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New North and South: Waqas Khan

Arts Illustrated 21st Dec 2017

A review of Lahore-based artist Waqas Khan’s solo exhibition titled ‘Khushamdeed’ at the Manchester Art Gallery that is on until February 25, 2018 .

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Waqas Khan, Installation at Manchester Art Gallery. Photographs by Michael Pollard. All images Courtesy of Manchester Art Gallery, the artist and Sabrina Amrani Gallery.

An unusual sign can now be spotted at the entrances of three of Manchester’s biggest art institutions. Visitors to the Manchester Art Gallery, the Whitworth Art Gallery, and the Manchester Museum will now be greeted to a neon sign, reading out the word ‘Khushamdeed’ (meaning: welcome) in Urdu calligraphic script. Waqas Khan, the Lahore-based artist who created the public artwork, chose this word for its significance and popularity in the Indo-Persian vocabulary. Its literal meaning is to salute a newcomer with kindness, to receive and entertain hospitably and cheerfully, and to welcome a visitor or a new idea. It represents the liberating feel of anonymity and a judgment-free passage, where there is no discrimination or distinction. By placing it on the outside of the buildings, Khan simply wanted to extend the notion of hospitality and welcome to all of Manchester’s residents and visitors. ‘While I was walking in this city, I felt these buildings don’t get the attention of the local communities, especially Asians or Arabic people. With Khushamdeed, I am looking to activate the buildings, welcoming people to go inside the structures and see the artworks of different artists. Just one simple word can make a huge difference,’ Khan explained.

Arts Illustrated

Waqas Khan, Installation at Manchester Art Gallery. Photographs by Michael Pollard. All images Courtesy of Manchester Art Gallery, the artist and Sabrina Amrani Gallery.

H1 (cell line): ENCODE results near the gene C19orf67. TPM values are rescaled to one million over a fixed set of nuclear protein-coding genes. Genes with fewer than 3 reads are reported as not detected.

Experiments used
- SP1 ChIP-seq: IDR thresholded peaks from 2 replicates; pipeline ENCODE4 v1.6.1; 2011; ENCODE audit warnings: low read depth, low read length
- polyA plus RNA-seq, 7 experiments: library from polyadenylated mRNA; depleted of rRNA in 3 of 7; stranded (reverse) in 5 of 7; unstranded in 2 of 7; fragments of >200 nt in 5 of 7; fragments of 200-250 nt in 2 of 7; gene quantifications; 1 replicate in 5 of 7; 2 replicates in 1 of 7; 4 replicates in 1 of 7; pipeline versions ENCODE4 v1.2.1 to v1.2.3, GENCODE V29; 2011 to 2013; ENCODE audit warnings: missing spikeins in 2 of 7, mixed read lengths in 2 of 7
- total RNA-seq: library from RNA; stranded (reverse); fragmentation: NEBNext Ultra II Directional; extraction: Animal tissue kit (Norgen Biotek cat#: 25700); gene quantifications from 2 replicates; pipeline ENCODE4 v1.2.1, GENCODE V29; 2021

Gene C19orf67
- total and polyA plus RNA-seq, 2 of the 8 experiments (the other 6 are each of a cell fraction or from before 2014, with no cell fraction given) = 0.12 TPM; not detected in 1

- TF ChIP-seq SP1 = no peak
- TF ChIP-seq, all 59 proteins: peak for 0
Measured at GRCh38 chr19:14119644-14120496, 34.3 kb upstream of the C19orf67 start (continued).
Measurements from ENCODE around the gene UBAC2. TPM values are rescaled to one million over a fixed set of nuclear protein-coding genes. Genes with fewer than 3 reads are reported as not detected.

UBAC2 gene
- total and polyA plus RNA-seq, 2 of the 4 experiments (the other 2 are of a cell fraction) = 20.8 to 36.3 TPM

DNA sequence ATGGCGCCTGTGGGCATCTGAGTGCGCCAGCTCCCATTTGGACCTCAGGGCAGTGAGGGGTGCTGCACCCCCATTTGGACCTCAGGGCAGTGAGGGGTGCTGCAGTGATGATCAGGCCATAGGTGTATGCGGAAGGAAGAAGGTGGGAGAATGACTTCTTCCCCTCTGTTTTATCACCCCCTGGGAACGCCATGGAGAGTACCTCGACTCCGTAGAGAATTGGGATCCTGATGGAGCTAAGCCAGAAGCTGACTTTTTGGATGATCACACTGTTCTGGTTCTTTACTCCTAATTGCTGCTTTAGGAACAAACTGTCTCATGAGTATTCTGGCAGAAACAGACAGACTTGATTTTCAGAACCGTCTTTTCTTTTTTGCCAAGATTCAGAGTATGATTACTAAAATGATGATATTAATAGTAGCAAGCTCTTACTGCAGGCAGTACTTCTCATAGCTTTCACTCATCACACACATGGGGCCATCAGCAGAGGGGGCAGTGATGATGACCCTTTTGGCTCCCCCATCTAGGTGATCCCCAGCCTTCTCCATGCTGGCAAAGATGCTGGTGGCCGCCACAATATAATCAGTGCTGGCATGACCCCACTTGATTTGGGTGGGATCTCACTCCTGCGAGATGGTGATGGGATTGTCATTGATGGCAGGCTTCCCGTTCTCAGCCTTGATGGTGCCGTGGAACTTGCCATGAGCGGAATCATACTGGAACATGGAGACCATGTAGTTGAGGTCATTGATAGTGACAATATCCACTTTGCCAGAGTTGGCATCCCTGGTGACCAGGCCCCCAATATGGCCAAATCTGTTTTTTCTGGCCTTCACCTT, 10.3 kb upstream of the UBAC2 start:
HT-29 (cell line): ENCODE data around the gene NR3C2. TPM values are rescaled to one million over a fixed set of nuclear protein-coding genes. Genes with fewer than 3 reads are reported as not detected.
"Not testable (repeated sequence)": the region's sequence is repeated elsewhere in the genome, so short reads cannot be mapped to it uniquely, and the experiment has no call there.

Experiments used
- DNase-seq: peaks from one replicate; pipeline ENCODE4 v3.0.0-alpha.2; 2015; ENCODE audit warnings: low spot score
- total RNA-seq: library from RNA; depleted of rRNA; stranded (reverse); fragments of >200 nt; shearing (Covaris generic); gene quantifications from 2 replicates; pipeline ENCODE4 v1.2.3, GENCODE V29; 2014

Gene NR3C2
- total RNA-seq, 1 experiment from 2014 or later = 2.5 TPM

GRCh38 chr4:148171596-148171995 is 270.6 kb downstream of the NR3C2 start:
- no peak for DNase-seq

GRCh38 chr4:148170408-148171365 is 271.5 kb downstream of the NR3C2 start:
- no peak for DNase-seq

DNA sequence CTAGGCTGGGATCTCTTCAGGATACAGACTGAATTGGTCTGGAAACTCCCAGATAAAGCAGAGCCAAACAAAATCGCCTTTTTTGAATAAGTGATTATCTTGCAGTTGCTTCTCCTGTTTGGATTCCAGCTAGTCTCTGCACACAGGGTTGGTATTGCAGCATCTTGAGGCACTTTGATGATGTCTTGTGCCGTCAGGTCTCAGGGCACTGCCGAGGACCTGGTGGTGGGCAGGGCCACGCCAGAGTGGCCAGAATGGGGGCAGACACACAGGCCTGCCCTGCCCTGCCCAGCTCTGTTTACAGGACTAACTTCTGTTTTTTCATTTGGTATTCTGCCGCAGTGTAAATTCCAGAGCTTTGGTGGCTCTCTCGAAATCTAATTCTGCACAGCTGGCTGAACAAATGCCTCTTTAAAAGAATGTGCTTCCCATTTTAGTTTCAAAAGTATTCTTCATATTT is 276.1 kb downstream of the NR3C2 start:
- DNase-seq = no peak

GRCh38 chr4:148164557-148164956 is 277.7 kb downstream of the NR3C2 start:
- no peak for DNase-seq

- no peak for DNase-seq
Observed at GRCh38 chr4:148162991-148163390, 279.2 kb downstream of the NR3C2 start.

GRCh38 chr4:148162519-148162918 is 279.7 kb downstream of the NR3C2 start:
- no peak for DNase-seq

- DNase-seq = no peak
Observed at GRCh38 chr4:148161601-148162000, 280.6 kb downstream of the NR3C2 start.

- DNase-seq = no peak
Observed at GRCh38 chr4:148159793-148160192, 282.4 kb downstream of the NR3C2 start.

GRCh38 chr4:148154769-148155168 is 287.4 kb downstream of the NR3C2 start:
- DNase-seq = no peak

Khushamdeed was created as part of Waqas Khan’s first solo exhibition in Britain. Presented at the Manchester Art Gallery, the show seeks to achieve a whole lot more than just opening up communities to new possibilities. It carries with it a subtle yet unmistakable message of love; of Khan’s own desires to find connections that bleed beyond the tip of his pen and the edges of his canvases. Produced in a trance-like state, his minimalist drawings resemble webs and celestial expanses. Using small dashes and minuscule dots, his large-scale, monochromatic works are composed in red, blue, white or black ink. ‘The reason I make art is to connect. Luckily, I draw out this language which is quite universal. It has no boundaries. When people viewing my art get connected to it, then they have inquiries. I don’t give them the freedom to just have answers in three seconds. They get trapped and they really look at the work and find different things. I think that is a success – when you somehow feel connected to everybody,’ added Khan.

Waqas Khan’s exhibition at Manchester Art Gallery opened on September 30, along with exhibitions by Risham Syed, Neha Choksi, Hetain Patel and Mehreen Murtaza. The exhibitions are part of the ‘New North and South’ programme that marks the 70th anniversary of the independence of India, Pakistan and, later, Bangladesh. Alongside the exhibitions, there are concerts, performances, and events for families and adults celebrating the shared heritage of the North of England and South Asia.

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